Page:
Thursday, October 1, 2015
Don't fence me in
VIEWS BEFORE AND AFTER
The apartment's government valuation was $1.6 million. That value has been reduced by $900,000 because a neighbor built a fort for his children.
From Dominion Post
A Wellington couple have seen their million-dollar harbour views stripped away after the council signed off on an imposing playground next-door.
Peter and Sylvia Aitchison, who live in an apartment on Roseneath's sought after Maida Vale Rd, accuse the Wellington City Council of failing them in allowing the large wooden structure to be built on their boundary line.
The fort-like structure has completely blocked their view of Wellington Harbour, instead leaving them with a close-up view of wooden planking.
The Aitchisons went to the council when they became aware the owner of the neighbouring property, David Walmsley, planned to build the large wooden play area.
They argued that resource consent was needed but the council disagreed saying the structure met district plan requirements.
The turreted fort went up in a "considerable flurry of activity" and the Aitchisons took their dispute with the council to the Environment Court, court documents show.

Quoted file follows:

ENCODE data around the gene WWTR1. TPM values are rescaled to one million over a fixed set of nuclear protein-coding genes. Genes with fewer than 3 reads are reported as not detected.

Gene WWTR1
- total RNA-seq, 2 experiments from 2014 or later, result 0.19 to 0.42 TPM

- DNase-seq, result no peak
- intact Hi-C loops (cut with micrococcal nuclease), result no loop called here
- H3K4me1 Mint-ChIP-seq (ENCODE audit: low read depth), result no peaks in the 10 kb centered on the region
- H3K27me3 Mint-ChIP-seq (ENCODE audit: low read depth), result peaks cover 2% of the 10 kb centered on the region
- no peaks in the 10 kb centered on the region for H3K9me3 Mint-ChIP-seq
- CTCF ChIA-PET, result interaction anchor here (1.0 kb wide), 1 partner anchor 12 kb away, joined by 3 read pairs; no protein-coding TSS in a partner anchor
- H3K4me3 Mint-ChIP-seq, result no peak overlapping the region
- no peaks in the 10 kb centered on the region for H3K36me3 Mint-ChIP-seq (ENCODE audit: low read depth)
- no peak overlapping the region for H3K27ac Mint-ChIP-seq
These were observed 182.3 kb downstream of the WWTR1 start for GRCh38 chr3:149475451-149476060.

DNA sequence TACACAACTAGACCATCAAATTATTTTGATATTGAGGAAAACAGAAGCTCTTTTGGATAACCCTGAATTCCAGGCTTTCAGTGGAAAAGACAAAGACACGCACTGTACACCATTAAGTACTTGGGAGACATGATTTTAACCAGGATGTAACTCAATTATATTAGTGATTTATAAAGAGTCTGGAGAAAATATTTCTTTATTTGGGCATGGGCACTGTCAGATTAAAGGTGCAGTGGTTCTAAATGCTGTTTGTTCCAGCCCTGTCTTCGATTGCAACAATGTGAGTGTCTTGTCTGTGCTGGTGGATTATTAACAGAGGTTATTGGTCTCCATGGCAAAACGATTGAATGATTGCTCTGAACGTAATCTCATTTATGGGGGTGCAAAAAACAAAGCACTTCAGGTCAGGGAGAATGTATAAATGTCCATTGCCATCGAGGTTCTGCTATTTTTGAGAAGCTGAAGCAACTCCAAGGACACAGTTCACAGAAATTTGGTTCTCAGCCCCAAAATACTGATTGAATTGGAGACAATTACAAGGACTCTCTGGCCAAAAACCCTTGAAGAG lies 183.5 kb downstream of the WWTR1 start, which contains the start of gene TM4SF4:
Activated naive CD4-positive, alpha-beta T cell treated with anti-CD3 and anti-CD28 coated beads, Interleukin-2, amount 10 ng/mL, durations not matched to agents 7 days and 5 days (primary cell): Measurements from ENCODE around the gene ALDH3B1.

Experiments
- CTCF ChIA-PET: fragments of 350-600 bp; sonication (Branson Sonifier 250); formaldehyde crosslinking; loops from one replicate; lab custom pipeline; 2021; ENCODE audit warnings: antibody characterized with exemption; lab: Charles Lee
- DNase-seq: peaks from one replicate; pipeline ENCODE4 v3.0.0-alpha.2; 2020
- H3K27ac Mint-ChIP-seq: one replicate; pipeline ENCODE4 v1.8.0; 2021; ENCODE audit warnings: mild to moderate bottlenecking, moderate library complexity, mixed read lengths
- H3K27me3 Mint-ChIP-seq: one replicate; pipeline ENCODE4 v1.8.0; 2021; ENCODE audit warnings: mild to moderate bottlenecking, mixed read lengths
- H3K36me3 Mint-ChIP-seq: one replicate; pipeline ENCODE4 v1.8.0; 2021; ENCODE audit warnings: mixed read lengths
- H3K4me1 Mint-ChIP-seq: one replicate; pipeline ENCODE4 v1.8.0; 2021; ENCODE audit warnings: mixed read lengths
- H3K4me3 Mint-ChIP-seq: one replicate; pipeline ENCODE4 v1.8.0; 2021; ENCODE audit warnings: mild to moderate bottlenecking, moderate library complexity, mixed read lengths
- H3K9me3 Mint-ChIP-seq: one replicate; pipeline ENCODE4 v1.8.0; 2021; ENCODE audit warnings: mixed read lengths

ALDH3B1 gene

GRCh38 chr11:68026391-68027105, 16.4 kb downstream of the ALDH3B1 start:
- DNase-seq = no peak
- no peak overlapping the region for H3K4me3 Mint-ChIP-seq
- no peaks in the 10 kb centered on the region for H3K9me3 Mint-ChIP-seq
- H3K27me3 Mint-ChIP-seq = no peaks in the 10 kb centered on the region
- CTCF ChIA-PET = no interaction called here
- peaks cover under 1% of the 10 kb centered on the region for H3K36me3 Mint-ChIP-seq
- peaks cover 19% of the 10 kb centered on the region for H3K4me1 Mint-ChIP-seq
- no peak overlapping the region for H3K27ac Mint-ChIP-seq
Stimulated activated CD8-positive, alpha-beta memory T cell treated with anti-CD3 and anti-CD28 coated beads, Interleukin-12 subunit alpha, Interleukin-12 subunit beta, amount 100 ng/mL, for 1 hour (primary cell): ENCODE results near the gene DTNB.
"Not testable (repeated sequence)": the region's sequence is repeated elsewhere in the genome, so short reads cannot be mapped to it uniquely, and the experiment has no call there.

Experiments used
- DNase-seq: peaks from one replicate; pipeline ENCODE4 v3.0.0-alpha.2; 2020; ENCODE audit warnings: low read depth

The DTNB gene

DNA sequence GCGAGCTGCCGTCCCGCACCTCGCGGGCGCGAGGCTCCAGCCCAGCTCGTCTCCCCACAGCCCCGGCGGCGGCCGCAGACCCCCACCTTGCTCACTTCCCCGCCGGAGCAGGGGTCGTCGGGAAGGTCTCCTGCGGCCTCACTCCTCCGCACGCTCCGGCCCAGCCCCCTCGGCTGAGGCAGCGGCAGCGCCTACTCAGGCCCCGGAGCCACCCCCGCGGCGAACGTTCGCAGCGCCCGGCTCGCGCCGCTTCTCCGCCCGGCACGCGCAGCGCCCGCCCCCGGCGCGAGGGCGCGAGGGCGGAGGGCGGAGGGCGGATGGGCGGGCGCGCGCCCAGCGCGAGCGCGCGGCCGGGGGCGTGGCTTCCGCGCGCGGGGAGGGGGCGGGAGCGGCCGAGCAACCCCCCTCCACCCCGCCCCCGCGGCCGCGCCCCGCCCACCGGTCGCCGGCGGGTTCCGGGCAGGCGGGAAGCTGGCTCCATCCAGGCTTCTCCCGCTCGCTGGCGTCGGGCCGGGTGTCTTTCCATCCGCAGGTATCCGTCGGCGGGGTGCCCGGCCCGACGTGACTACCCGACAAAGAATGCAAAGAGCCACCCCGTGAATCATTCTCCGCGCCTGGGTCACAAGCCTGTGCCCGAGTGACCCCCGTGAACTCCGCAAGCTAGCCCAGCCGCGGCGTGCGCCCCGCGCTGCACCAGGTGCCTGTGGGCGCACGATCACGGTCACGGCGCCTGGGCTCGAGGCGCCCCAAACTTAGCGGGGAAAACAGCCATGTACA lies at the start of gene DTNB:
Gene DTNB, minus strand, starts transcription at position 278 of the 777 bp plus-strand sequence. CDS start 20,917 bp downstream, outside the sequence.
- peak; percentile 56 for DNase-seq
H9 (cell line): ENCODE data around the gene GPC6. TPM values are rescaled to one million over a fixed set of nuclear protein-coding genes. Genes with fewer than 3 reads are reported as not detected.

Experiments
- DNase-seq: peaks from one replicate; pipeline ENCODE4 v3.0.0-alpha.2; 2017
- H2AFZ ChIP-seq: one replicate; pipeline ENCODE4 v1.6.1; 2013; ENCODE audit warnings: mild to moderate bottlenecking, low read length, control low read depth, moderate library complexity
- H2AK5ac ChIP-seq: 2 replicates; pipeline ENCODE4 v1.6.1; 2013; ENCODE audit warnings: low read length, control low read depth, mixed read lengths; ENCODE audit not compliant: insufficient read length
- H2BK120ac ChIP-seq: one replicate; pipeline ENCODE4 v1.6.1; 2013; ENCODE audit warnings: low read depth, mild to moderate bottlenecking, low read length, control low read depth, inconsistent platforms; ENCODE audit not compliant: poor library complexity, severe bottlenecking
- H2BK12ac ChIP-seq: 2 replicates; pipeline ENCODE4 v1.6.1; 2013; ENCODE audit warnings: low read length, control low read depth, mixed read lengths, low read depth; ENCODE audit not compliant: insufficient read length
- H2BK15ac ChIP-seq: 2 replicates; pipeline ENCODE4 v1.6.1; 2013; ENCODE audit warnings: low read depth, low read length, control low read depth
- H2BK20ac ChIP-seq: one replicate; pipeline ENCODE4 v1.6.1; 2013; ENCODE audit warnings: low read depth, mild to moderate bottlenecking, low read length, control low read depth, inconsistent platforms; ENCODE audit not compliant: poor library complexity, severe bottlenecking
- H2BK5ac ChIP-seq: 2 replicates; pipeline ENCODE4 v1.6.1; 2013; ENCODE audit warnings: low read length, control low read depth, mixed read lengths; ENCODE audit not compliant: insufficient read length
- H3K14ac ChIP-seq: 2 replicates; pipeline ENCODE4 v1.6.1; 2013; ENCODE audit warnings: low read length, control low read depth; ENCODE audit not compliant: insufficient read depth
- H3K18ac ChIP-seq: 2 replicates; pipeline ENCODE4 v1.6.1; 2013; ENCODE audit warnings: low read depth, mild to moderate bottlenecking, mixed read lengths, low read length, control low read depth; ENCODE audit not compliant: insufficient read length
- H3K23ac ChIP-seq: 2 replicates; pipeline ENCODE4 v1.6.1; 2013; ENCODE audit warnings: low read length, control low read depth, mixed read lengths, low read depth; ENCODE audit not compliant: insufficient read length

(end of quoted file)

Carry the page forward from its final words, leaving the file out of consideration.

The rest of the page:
They argued before the court that the structure, more than 11m long and up to 4m high, had "walled them in".
It had led to a loss of natural light and direct sun, as well as impacting on their privacy andproperty value.
It also had adverse effects on their health and well-being, they said.
Council City Planning and Design manager Warren Ulusele said while the council understood the impact of the structure on the Aitchisons, it was bound to follow the district plan.
He admitted there was an option for the council to go to the Resource Management Act and ask for resource consent when considering structures that posed significant adverse effects, he said.
This process had a very high threshold and was not an an option taken lightly, Ulusele said.
However, the Environment Court said this was indeed a case for resource consent.
The council had made a mistake when it had decided the boundary between the two properties was at the top of a sloping retaining wall instead of at the bottom.
This impacted the height calculations and position of the structure in relation to building recession planes, the court said.
Instead of the structure's height being 2.5m from ground level on the Walmsley's property, which is permitted, it was 2.5m from the ground level of the Aitchisons' land.
Ulusele said the council would respect the Environment Court ruling, which would have significant impacts on future residential developments on sloping land in Wellington.
The district plan would have to be reviewed in light of the Environment Court's ruling, and structures that would have been approved could be knocked back in future, he said.
Neither the Aitchisons nor Walmsley could be reached for comment.
Another shuddersome thought is the racket of children racing along that boardwalk on the other side of the fence.